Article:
It's been more than 20 years since Knight Rider hit the airwaves, but the next generation of KITT-style cars may be seen on freeways very soon. The next generation of autonomous "smart cars" is now on the agenda for both military and high-end automobile manufacturers, according to a report from the recent RoboBusiness conference. Smart cars would be able to recognize their occupants, understand driver and passenger needs and inform the driver how best to proceed.
Neena Buck, vice president of the emerging frontiers program, said the current industry interest was sparked by the recent Defense Advanced Research Projects Agency's "Grand Challenge." In this annual event, driverless vehicles race each other down a 175-mile track in the heart of the Mojave Desert to see which can reach the fastest time under 10 hours. The competitors have thus far included corporations and universities, including Oakland University, which were funded through donations from Ford.
Winning isn't just about the money -- although the victors take home a healthy $2 million cash prize -- since it costs an average of $5 million to $6 million to compete. Instead, the participants get to showcase the best and the fastest in unmanned vehicle technology, hopefully gain the respect of their peers and bring their innovations to the attention of the car industry itself.
And it's these vehicles that have caught the attention of automobile executives. The basic technology itself is certainly nothing new -- smart cars are simply automobiles that have some degree of artificial-intelligence functionality. Advances in automation technology over recent decades have added new "smart" features to cars, including anti-lock braking devices, satellite monitoring systems and traction control. The recently developed NavMan iCN750 in-car navigations system uses built-in cameras allowing drivers to take pictures of destinations they've been to. Drivers can then choose a destination by clicking on one of their pictures rather than cumbersomely entering ZIP codes or addresses.
Yet these features have so far been incorporated in what was described as a "piecemeal" fashion, according to the research agency StrategyAnalytics. The problem is that there's a sizeable knowledge gap between the large automobile manufacturers and the little guys making the driverless cars that have been racing out in the Mojave. Mainstream vehicle manufacturers are used to top-down small-scale innovation, modifying specific features through incremental additions to their standard models of cars. Developers of autonomous vehicles, however, have had to take a much more radical approach, building their cars from the ground up.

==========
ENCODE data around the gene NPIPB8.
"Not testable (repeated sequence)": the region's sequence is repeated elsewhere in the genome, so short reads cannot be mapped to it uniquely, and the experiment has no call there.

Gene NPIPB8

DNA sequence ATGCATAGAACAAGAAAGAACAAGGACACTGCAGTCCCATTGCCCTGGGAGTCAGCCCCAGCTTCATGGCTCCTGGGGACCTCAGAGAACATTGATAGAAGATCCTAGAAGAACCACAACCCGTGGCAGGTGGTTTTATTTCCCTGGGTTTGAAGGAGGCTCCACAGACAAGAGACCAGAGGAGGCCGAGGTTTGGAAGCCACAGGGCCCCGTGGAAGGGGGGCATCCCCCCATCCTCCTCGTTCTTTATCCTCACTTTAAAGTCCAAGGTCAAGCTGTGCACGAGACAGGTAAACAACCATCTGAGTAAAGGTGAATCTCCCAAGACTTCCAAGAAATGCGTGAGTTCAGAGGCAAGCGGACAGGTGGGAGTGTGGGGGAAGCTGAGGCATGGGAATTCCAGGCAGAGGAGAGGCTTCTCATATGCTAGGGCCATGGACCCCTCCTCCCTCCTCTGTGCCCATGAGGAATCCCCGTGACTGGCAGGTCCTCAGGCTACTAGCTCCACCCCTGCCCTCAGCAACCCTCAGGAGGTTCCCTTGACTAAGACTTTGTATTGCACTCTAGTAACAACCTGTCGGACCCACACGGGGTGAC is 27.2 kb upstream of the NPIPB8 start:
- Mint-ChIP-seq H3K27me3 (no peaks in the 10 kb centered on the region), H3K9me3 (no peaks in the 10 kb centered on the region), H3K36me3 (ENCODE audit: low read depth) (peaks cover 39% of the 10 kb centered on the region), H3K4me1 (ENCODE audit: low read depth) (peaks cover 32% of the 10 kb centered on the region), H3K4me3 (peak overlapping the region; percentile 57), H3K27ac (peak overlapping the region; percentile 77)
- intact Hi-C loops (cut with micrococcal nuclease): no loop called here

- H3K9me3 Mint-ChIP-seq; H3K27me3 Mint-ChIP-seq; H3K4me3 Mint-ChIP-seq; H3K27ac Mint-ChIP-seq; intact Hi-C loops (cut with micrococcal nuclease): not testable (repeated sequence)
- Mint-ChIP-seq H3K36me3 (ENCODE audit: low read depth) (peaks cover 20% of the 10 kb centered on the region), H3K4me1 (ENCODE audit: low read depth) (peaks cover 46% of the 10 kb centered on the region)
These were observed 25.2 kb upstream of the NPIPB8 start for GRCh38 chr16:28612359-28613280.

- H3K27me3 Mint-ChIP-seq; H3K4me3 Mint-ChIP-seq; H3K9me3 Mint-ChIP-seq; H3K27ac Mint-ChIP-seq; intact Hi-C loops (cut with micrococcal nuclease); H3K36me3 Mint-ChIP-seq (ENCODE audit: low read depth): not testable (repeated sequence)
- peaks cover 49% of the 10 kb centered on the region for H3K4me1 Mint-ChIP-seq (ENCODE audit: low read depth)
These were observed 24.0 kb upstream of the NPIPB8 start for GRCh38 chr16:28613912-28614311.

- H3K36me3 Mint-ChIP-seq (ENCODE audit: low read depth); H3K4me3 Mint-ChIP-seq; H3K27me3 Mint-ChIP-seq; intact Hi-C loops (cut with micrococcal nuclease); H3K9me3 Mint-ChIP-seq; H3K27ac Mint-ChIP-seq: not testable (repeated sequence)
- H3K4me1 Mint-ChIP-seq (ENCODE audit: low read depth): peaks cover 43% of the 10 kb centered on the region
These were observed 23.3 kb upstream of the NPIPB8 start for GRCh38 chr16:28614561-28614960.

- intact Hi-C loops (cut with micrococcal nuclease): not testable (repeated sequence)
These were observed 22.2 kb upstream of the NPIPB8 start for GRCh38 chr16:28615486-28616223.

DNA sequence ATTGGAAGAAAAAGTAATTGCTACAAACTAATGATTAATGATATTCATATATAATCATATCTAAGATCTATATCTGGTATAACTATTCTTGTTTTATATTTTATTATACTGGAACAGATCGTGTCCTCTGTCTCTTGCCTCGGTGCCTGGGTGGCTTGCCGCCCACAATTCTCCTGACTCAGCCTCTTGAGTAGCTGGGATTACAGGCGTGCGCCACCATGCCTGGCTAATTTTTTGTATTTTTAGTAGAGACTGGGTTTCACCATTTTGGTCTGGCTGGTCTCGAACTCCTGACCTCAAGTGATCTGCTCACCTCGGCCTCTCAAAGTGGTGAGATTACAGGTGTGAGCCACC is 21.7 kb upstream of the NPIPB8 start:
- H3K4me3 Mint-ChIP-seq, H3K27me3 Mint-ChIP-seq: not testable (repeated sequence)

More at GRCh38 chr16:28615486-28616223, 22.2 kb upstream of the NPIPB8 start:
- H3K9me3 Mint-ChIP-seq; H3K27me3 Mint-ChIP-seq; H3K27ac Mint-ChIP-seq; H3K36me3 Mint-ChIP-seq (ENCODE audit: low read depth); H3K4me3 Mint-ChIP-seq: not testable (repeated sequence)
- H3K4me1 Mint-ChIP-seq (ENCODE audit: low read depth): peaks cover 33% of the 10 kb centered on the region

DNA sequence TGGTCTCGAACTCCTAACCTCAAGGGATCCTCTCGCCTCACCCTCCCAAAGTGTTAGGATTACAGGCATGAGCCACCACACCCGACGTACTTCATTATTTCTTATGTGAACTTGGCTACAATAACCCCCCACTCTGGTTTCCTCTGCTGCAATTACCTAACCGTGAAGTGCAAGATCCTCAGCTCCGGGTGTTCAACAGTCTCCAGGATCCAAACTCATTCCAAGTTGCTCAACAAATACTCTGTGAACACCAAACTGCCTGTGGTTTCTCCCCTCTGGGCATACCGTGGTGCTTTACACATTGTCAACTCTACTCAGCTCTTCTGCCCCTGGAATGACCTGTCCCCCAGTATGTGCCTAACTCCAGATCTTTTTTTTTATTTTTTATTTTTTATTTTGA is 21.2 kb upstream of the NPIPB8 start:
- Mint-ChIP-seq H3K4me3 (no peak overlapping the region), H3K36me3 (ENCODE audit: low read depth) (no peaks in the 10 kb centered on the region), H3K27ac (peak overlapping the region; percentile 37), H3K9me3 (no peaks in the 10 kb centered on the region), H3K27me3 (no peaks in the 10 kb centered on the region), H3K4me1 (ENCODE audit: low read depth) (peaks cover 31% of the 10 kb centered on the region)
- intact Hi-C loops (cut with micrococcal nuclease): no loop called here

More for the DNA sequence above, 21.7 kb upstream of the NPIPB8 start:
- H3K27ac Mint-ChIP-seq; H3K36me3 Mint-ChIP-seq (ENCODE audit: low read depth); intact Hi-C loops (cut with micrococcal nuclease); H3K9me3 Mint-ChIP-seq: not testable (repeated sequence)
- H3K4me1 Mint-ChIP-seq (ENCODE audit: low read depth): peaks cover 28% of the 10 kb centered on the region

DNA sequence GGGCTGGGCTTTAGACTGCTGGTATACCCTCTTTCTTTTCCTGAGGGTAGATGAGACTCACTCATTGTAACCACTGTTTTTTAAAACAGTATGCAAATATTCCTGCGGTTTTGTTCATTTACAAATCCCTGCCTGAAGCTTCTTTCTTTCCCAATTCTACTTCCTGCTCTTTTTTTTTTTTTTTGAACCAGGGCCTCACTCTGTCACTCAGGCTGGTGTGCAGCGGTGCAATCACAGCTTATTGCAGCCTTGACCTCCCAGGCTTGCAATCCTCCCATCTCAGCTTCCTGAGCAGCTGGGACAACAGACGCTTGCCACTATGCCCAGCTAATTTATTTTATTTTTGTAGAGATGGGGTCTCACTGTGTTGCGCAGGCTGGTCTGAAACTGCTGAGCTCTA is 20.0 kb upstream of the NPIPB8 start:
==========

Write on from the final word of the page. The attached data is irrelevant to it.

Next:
The challenge for the car industry will come in figuring out just how and where they can slide new tricks, including those already developed in autonomous robotics systems, into a large-scale, already established manufacturing process. Fully integrated multidisciplinary teams of electrical engineers, computer scientists and mechanical and systems engineers will be needed to achieve these goals.
But assembling these capabilities won't be so much of a choice as a necessity, according to Buck's report. With each new high-tech widget that gets introduced, the more competition within the automobile industry comes to depend on the intellectual property and software built into the car, as well as its physical design and visual appeal.
The costs of developing the technology to drive the next generation of self-aware smart cars means that initially they'll only be available at the high end of the market and will be priced accordingly -- these babies won't come cheap. However, as technology advances drive costs down, demand for the vehicles increases and manufacturing processes become more efficient, the high-end offering should migrate across the board.
Copyright 2006 by United Press International
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